Philip Czech, Lisa Heschl, Karin Lukas, Manfred Nowak, Gerd Oberleitner (eds), European Yearbook on Human Rights 2022 (Intersentia 2023) has bee published. The section on the Council of Europe and the ECHR includes the following items:

- The Evolving Jurisprudence of the European Court of Human Rights on Domestic Abuse (p. 205);
- The International Debate on AI Regulation and Human Rights in the Prism of the Council of Europe’s CAHAI: Great Ambitions (p. 225);
- Human Rights and Social Media: The European Court of Human Rights in the Digital Era (p. 253);
- The Freedom of Expression of the Judiciary as a Special Case of State Personnel: A European Human Rights Perspective (p. 283);
- Exploring Narratives about ‘Cancel Culture’ in UK Educational/ Employment Settings under the ECHR (p. 309);
- Consistency, Coherence and the Turn Towards Procedural Review in the European Court of Human Rights (p. 345);
- The Execution of ECtHR Judgments Related to Inter-State Disputes (p. 379);
- Lessons from the Inter-American Human Rights System to Further Utilise the Potential of NHRIs in the European Convention System: From Contextualisation to Inspiration? (p. 409);
- The Turkish Post-Coup Emergency and European Responses: Shortcomings in the European System Revisited (p. 445);
- Militant Democracy in the ECtHR Case Law on Genocide Denial Bans (p. 483);
- From the Right to Science to the Right to Open Science: The European Approach to Scientific Research (p. 515);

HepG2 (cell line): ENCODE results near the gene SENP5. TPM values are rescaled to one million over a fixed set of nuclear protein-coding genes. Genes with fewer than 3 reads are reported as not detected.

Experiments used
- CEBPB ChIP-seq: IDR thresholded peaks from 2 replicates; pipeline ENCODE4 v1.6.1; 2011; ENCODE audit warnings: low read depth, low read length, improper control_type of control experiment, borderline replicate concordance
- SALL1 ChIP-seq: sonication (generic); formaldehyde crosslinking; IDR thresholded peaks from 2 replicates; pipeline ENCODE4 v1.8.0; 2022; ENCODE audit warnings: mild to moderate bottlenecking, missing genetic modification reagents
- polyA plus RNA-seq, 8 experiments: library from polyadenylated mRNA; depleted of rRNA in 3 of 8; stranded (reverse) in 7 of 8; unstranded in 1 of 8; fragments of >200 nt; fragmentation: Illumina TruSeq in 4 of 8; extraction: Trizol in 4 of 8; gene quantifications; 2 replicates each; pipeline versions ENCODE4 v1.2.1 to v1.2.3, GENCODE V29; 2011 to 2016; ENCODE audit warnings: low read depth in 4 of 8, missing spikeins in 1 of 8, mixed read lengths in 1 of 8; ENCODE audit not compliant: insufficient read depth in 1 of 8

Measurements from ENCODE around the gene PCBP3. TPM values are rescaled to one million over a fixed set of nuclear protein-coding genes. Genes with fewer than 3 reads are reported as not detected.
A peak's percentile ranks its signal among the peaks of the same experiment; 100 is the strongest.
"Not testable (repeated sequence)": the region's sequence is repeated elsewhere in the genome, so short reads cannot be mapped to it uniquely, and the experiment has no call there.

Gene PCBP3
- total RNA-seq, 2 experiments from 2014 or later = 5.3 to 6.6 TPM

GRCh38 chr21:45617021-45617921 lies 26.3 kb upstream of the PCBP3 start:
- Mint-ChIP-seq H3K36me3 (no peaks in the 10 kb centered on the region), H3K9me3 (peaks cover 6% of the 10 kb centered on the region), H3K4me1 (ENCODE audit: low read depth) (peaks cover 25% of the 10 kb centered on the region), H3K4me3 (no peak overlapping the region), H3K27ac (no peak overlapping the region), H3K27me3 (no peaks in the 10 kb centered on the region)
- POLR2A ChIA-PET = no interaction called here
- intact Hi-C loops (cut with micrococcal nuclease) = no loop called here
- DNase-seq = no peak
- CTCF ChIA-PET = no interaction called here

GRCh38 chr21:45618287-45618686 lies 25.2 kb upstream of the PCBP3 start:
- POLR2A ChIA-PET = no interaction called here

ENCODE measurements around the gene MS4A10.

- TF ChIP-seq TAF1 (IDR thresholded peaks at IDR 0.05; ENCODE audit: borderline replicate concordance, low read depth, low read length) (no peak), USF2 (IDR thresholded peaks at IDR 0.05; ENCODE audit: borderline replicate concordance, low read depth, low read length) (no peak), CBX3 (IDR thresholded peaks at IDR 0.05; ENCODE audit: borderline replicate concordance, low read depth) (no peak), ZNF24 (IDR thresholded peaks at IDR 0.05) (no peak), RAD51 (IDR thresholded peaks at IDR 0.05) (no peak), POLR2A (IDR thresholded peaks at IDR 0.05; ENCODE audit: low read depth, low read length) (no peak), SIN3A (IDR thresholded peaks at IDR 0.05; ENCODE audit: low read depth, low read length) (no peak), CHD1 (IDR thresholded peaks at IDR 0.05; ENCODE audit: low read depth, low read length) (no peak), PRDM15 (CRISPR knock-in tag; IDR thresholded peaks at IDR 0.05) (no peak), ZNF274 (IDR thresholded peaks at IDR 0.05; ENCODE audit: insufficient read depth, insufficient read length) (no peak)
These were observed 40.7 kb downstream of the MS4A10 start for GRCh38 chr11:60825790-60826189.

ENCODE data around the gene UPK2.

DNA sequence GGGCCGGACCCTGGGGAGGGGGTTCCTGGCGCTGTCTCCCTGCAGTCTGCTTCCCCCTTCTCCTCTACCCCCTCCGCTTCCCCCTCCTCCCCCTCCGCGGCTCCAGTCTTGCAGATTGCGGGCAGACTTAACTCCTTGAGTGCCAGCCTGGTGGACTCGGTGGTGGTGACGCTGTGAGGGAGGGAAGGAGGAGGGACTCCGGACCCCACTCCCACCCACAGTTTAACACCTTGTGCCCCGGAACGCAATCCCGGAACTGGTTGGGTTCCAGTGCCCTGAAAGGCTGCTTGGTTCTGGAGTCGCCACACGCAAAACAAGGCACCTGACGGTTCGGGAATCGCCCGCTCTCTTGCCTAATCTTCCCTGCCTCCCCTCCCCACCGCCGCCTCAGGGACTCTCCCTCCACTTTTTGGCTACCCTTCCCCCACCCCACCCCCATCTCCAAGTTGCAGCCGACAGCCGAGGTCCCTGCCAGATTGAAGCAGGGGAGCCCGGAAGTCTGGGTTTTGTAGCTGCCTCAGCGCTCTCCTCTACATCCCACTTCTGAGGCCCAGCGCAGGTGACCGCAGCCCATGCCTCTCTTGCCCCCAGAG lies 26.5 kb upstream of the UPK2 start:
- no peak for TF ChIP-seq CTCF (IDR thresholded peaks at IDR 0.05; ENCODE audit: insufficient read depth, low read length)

- Religious Accommodation before the European Court of Human Rights: Moving Forward a New Approach Towards Religious Minorities? (p. 543).

* Jaka Kukavica, ‘Towards a General Typology of Consensus Analysis: From Entrenching Divergence to Constituting Convergence’, in: Jakob Wischhoff Gašperin, Marjan Kos, Jaka Kukavica, Maja Sahadžić & Julian Scholtes (eds.), Accommodating Diversity in Multilevel Constitutional Orders: Legal Mechanisms of Convergence and Divergence (forthcoming):

‘Consensus analysis is a method of interpretation and an argumentative practice employed by some of the highest courts in multilevel legal systems, ranging from national federations to systems with origins in international law. In its most basic and most prevalent form, consensus analysis is used by courts when they interpret a legal norm of a higher-level legal order based on how this norm had been interpreted and implemented in lower-level legal orders – the constituent states. Though there is abundant literature on the applications of consensus analysis within specific jurisdictions, few, if any at all, have attempted to transcend the dependence of their analyses on a specific systemic context and to examine consensus analysis as a practice in the abstract. This chapter aims to begin to fill this gap. It analyses consensus analysis as used by the United States Supreme Court, the Court of Justice of the European Union, and the European Court of Human Rights to inductively devise a general typology of consensus analysis as used across different courts and institutional contexts. Establishing this typology is instrumental to our understanding that consensus may serve either as a converging or diverging mechanism for resolving conflicts in multilevel legal orders. Which of the two functions it serves will depend on what type of consensus is used by a specific court in an individual case.’

* Marco Fisicaro, 'Judicial Independence (and Subsidiarity) through Interim Measures: The New ECtHR’s Strategy at the Height of the Polish Constitutional Crisis', Diritti Umani e Diritto Internazionale, vol. 16, no. 3 (2022), pp. 637-658.